I am using very short (18") copper foil for my speakers. The performance is simply astounding. Rewards including, surprising depth, detail, separation, and extension extremes are beyond expectation.
I gave my ribbons baggy insulation by wrapping the ribbon with Saran Wrap. It has been proven to me dielectrics are the signal's worst enemy.
My ribbon is .003" and 12 gauge. I just unwind what I need from a ribbon inductor.
I always start at McMaster-Carr www.mcmaster.com for things like that
Both of you thanks for the info. I just added a single tail copper foil to the negative side of my speakers and the improvement was outstanding as if I upgraded my system. The system sounds fast, dynamic and downright transparent. I was so thrilled that I am trying to get more for my home theatre speakers but McMaster does not have the .0075 thick foil. I will try the .003 that you Muralman1 mentioned.
For speaker cables, try 5mil x 2", or 7mil x 2" for more LF emphasis.
how do you terminate such thin foil ?
The ends can be folded down to a pointed triangle and shaped with needle-nose pliers for crimping & soldering inside a convention spade. Alternatively the ends can be folded into several thicknesses and punched for direct copper termination. A Cardas no-stress binding post is perfect for this, as it clamps down without twisting.
Mrtennis, I use silver rhodium spades sourced from Home Grown. To start the narrowing of the ends, I gently curve the edges into a U. I snip the last three centimeters into strips for intertwining. The spades have two allen bolts that secure the intwined copper.
My amps have to be carefully guarded against shorts. That is why I use clean spades. Bare ending the copper to the speaker terminals may be advantageous.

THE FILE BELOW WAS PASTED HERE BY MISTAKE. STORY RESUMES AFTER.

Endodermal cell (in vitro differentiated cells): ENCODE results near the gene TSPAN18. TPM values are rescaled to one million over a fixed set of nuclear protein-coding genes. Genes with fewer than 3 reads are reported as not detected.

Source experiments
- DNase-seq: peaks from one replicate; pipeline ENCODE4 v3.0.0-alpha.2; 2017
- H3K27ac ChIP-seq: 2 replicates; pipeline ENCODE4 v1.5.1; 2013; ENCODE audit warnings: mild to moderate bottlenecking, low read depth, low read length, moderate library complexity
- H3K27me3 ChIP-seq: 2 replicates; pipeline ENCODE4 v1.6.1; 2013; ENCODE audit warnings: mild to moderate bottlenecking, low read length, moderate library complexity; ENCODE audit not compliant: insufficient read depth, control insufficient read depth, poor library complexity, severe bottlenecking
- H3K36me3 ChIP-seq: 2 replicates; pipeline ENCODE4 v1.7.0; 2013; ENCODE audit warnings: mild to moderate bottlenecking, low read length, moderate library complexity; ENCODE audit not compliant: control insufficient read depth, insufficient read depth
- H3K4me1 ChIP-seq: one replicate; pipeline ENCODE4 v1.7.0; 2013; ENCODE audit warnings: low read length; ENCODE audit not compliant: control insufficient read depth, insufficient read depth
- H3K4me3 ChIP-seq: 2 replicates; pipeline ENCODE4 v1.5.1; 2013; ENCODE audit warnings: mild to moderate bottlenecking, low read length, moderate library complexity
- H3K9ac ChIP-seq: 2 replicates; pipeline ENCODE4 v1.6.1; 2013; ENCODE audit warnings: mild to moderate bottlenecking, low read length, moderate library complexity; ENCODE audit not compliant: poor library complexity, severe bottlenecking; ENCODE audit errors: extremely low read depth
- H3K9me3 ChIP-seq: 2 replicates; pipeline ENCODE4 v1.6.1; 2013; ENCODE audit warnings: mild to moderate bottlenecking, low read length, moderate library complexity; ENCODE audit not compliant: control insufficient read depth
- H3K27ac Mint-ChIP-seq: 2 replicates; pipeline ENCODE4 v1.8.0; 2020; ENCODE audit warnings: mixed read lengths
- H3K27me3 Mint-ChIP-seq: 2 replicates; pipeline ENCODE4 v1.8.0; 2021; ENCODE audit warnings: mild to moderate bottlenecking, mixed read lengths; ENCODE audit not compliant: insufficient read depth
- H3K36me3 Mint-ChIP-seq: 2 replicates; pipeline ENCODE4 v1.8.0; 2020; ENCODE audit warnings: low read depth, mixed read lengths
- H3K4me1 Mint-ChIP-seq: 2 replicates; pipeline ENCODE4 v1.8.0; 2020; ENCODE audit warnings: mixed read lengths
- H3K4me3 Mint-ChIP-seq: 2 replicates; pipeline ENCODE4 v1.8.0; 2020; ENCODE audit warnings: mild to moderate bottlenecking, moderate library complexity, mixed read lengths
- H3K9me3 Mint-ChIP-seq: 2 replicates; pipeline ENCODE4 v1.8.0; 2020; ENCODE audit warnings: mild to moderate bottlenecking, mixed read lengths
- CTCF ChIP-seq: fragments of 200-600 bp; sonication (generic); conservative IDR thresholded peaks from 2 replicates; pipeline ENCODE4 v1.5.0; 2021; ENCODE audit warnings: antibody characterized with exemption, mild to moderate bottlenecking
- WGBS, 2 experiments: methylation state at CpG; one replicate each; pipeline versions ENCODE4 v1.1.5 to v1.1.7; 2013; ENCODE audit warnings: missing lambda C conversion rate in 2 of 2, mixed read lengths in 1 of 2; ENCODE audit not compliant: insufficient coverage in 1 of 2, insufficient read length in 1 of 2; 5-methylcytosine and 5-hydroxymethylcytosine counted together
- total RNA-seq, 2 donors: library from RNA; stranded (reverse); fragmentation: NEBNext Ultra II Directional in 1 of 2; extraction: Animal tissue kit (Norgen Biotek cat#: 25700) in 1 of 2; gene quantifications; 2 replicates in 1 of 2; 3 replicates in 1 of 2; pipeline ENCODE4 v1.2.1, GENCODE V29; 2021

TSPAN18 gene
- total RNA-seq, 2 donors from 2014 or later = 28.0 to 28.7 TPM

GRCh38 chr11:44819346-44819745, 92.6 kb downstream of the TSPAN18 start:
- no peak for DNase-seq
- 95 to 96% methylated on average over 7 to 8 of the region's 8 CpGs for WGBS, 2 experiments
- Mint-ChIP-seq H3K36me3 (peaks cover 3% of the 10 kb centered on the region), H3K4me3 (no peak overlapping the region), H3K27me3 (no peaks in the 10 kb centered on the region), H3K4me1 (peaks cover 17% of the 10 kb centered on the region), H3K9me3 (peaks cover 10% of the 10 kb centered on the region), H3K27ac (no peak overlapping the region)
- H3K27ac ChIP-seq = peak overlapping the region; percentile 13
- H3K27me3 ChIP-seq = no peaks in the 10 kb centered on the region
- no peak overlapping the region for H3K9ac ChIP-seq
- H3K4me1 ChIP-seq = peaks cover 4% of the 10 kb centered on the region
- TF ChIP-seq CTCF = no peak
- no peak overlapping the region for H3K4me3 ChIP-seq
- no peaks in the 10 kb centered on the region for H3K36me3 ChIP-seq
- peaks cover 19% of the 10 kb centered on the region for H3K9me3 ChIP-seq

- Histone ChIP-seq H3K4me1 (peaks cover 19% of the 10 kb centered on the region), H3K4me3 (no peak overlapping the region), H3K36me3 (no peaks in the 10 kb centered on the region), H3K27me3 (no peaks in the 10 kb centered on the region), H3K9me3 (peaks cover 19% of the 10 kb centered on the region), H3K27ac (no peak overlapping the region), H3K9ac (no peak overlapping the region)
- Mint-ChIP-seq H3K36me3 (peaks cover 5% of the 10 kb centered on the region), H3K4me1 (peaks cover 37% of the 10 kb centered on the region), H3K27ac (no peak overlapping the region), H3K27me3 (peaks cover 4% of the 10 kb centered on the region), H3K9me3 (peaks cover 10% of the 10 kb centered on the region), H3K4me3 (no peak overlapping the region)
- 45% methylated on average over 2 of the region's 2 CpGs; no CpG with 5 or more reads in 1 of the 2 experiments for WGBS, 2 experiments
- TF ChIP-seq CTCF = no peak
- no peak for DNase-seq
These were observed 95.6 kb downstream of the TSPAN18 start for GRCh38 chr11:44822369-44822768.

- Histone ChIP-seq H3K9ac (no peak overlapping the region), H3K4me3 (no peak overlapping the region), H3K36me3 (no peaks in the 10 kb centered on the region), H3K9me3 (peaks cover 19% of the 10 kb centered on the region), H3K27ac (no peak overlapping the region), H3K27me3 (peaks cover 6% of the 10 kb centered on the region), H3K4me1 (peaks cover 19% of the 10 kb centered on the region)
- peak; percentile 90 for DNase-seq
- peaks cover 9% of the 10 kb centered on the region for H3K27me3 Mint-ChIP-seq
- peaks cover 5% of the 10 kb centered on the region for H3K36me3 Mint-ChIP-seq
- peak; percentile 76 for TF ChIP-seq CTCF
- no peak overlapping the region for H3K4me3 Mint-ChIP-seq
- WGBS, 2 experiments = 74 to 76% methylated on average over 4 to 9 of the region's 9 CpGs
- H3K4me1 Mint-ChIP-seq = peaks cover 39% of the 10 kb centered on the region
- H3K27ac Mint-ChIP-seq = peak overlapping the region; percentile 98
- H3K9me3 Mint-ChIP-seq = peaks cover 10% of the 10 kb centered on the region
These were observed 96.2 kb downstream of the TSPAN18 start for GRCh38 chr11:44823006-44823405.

"I just added a single tail copper foil to the negative side of my speakers...".
Forgive my ignorance but what is this DIY about? Thanks in advance.
Ghosthouse does 2130 H mean anything to you?
This is the easiest DIY in audio. The returns are way and above any justifiable
Hey guys, for kicks, try your kitchen drawer aluminum foil for the return leg. Just cut it into wide ribbons. See if you hear a difference. I bet you won't.
Muralman1 - sorry, no...2130H doesn't mean a thing to me. But I guess I'll be searching on that! My curiosity is certainly up. Would appreciate learning more about this DIY. I take it is a kind of "tweak"?
Muralman1- OK...looked up your system. See that you used the foil to make speaker cables. Still not clear about 2130 H, however. Thanks for posting it.
I thought your moniker evokes interests in ghosts. Sorry if I was presumptuous.
A major component change is not normally considered a tweak. This particular change is like what LA45 reported. What's cool in it to me is how cheap it is to make this change.
Ahh - OK...line of code in an old "Haunted House Adventure Game" programmed in Microsoft BASIC?
2130 H$(11)="IT CASTS A FLICKERING LIGHT":H$(12)="YOU HAVE EVERYTHING"
(Didn't think 2130 H had anything to do w/G Washington U.)
...no, "Ghosthouse" does not derive from that.
Boy, have I gone daffy. The address to look up is 2131 H. I remembered it wrongly.
Interesting coincidence then...2130 H vs 2131 H. Thanks for the clarification.
An old hifi-troll enters the thread ;P
Speakercables are the component that ruins sound most, to keep them short as possible minimize loss. An old hifi-legend says that energy only use the outside of the conductor, leading hifi-nuts to think that thin foil-conductors would be the optimal solution.
But the whole legend is wrong, current goes deeper than skin-deep, big area conductors is the optimal solution, short & massive.